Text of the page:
Well, here’s the truth.
First, Israel certainly does not favor the option of war over diplomacy in thwarting the ayatollahs’ patient march to the bomb. The last thing this country, this little sliver of decency on the edge of the brutal Middle East, wants or needs is more conflict. What it wanted, what it wants, is diplomacy that would effectively halt and reverse that Iranian nuclear march.
And second, of course there was a better deal to be done, and of course Netanyahu and Israel offered alternatives. Three prime examples:
Despite being slapped down intermittently by Secretary Kerry when it criticized the emerging deal, despite being told that it didn’t know what it was talking about and that specific objections to various clauses were based on inaccurate information, Israel most certainly did highlight these and other gaping holes in a deal that actually turned out to be still more flawed than anticipated. Israel most certainly did detail key changes that would render a deal more effective. (In April, the Israeli government made publicly available a document highlighting key areas of vital focus. Doubtless a great deal more Israeli input — all too evidently discarded input — was delivered in private.)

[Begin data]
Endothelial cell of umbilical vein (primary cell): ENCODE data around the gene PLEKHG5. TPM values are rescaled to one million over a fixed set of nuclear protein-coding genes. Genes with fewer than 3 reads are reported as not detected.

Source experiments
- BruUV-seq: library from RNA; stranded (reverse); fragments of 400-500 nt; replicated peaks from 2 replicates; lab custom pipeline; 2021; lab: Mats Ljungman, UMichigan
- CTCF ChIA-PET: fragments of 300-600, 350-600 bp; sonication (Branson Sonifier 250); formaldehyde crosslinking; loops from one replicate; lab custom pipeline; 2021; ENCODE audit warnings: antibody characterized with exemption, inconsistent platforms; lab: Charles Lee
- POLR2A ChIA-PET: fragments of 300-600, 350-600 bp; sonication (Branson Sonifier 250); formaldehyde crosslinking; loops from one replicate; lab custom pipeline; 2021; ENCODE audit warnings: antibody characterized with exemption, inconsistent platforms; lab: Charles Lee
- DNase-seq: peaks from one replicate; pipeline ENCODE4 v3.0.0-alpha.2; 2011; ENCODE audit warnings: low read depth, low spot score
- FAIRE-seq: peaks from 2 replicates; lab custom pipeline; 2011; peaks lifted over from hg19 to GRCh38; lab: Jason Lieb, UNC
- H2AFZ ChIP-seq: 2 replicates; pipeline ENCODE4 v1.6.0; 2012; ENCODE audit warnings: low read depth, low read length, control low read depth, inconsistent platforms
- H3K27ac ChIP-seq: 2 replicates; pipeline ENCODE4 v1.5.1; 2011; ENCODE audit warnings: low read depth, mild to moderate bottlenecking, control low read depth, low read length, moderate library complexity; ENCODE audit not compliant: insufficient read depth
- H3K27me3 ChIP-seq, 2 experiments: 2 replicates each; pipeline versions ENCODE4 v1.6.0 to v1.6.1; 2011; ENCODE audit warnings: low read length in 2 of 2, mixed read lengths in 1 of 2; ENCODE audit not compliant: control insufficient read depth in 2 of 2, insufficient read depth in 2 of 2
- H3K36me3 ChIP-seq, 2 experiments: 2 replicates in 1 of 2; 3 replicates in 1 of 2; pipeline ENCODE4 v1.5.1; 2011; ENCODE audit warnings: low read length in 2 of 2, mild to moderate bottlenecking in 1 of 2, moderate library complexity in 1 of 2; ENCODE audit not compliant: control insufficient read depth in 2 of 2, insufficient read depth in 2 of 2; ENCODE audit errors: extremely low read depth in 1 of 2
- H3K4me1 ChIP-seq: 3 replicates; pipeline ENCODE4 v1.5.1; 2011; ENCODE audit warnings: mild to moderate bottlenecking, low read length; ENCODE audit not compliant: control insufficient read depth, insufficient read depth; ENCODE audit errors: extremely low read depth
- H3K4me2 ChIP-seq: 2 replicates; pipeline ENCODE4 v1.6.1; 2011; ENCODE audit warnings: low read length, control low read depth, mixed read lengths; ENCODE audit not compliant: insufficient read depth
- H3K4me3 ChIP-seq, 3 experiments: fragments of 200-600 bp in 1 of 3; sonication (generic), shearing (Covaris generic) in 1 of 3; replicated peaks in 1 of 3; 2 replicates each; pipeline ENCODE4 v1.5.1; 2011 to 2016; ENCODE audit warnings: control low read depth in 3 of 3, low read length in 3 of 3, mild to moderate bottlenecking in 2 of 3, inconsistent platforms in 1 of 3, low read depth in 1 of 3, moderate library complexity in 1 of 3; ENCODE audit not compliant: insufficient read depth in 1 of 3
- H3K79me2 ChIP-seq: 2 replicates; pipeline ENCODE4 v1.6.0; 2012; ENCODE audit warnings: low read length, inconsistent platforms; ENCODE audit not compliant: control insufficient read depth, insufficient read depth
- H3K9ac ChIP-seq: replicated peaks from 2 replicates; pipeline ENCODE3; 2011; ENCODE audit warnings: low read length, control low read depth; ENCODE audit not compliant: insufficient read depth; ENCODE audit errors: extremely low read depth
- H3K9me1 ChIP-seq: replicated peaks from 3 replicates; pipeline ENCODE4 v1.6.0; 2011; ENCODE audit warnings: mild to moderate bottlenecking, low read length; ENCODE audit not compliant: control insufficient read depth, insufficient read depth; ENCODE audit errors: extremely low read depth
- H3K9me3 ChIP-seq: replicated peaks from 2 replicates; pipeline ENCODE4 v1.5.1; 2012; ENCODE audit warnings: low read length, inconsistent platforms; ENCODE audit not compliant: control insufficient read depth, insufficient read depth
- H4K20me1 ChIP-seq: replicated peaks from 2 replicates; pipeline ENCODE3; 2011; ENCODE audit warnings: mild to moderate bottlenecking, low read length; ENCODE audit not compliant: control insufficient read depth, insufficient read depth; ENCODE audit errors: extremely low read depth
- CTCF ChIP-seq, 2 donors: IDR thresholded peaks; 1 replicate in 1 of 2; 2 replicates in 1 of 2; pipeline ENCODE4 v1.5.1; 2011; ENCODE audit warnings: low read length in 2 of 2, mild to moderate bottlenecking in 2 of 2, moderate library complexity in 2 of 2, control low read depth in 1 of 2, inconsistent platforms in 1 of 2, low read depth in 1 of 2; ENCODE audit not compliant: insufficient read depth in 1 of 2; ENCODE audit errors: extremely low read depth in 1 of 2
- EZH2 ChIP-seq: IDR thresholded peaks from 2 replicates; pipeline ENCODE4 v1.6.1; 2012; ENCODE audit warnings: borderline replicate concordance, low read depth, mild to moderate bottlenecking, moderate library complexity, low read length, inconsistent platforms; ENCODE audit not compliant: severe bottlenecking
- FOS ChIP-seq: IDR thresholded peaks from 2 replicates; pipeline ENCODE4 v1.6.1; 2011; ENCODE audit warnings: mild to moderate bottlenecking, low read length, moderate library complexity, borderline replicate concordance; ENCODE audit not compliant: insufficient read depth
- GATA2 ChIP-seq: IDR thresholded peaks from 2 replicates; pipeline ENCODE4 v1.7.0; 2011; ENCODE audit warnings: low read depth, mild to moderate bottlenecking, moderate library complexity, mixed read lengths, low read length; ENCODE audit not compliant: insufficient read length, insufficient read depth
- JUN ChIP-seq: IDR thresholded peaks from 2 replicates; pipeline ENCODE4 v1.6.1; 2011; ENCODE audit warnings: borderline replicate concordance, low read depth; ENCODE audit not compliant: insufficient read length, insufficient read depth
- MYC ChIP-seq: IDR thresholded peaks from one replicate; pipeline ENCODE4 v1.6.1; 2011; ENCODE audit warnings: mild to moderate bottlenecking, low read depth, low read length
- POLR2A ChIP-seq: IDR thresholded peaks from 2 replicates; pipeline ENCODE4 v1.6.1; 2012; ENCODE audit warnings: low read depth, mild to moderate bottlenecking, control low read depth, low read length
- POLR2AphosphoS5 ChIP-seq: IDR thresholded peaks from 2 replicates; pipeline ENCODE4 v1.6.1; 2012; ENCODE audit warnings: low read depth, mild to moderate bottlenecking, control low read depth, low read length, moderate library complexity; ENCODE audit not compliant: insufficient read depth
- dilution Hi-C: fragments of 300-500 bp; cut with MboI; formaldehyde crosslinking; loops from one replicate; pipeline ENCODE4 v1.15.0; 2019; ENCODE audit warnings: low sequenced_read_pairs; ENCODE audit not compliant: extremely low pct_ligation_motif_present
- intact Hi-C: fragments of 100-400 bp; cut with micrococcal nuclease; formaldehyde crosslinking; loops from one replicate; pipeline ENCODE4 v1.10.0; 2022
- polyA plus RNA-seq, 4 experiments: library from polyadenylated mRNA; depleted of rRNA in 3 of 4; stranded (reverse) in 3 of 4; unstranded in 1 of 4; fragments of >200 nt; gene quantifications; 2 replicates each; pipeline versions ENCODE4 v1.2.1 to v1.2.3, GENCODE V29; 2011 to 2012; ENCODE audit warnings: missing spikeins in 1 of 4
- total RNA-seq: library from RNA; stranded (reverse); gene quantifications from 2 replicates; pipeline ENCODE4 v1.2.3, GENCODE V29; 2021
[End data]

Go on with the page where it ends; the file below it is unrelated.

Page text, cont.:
So, Secretary Hammond, it is simply false to claim that there was no deal that would have been acceptable to Israel. And, President Obama, it is false to claim that there was no viable better deal and that Israel did not detail viable alternatives.
Horovitz’s conclusion is scary and depressing:
Obama acknowledged on Wednesday that he couldn’t be sure his outreach to the ayatollahs was going to work. “My hope is that, building on this deal, we can continue to have conversations with Iran that incentivize them to behave differently in the region, to be less aggressive, less hostile, more cooperative, to operate the way we expect nations in the international community to behave,” he said. “But we’re not counting on it. So this deal is not contingent on Iran changing its behavior.”
That, of course, is the tragedy of this unconscionable, wrongheaded agreement. It is an act of unwarranted accommodation with a dark, dangerous and unreformable regime, and it is going to cost the free world dearly. To see ourselves being misrepresented and unjustly criticized by disingenuous leaders as this tragedy plays out, while we in Israel brace to battle against the repercussions of their insistent incompetence, is a contemptible case of adding insult to looming injury.
We haven’t heard the last of this pathetic deal as ti now has to fight its way through Congress. Let’s pray for a miracle that enough votes will be garnered for a Presidential veto override.